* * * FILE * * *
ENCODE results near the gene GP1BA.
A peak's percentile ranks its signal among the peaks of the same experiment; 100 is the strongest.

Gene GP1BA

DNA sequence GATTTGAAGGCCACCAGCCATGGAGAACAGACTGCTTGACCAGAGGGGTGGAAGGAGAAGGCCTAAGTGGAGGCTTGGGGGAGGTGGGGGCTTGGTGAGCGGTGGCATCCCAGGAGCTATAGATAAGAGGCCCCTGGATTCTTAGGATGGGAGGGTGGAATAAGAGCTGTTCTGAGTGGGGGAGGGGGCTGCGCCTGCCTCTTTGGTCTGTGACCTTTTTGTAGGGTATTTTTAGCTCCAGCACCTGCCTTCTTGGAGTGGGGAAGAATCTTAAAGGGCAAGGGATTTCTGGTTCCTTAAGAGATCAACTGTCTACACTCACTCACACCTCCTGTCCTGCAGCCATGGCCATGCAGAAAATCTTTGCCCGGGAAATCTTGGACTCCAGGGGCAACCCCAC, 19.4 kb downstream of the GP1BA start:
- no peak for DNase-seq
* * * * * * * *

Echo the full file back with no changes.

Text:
ENCODE results near the gene GP1BA.
A peak's percentile ranks its signal among the peaks of the same experiment; 100 is the strongest.

Gene GP1BA

DNA sequence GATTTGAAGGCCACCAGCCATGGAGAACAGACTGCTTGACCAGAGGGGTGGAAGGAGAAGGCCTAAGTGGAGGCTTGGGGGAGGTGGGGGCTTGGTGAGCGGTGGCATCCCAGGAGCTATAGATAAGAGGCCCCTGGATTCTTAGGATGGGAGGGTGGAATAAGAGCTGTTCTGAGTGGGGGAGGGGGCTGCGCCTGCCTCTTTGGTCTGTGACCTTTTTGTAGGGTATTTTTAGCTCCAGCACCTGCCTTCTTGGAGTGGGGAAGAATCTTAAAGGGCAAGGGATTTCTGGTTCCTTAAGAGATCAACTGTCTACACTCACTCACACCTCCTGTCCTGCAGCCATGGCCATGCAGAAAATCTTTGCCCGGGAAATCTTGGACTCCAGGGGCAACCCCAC, 19.4 kb downstream of the GP1BA start:
- no peak for DNase-seq